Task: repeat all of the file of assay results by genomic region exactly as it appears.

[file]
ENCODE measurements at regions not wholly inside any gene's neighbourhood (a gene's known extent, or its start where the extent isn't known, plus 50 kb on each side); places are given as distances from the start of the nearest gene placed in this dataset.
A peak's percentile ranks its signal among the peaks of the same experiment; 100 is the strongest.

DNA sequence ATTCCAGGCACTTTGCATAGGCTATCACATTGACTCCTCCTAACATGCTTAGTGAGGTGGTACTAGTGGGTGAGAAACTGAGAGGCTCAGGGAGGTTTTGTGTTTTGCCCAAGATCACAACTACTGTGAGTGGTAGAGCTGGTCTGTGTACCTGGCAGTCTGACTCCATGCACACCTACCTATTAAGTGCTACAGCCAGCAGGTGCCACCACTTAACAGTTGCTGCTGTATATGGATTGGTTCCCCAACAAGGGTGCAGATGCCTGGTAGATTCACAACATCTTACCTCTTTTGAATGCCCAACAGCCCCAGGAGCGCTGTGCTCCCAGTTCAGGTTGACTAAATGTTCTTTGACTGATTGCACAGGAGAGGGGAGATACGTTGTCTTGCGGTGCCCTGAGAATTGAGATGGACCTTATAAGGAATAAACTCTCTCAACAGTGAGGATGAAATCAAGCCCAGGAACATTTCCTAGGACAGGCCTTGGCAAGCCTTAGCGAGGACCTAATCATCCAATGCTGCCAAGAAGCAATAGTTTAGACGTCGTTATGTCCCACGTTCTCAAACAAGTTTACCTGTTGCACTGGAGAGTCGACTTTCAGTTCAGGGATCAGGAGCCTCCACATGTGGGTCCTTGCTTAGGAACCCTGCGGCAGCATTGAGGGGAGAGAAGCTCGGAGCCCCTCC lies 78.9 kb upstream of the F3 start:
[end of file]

ENCODE measurements at regions not wholly inside any gene's neighbourhood (a gene's known extent, or its start where the extent isn't known, plus 50 kb on each side); places are given as distances from the start of the nearest gene placed in this dataset.
A peak's percentile ranks its signal among the peaks of the same experiment; 100 is the strongest.

DNA sequence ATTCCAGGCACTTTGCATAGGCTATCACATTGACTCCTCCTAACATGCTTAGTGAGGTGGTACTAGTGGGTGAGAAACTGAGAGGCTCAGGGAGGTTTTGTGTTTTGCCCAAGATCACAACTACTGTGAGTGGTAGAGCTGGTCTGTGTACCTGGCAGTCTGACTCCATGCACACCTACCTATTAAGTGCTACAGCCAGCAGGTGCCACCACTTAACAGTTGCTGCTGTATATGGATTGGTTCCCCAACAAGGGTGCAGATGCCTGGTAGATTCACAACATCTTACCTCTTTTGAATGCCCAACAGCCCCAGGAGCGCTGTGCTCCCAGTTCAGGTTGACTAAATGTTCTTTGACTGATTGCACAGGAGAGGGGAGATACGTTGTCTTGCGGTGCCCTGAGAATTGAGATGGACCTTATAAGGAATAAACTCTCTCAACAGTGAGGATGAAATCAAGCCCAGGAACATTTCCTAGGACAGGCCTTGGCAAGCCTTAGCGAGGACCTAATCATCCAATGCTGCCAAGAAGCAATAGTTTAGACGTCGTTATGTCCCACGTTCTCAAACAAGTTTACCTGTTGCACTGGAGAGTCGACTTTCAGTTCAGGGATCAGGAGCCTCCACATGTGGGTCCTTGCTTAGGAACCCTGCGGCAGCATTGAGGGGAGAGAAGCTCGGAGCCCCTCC lies 78.9 kb upstream of the F3 start: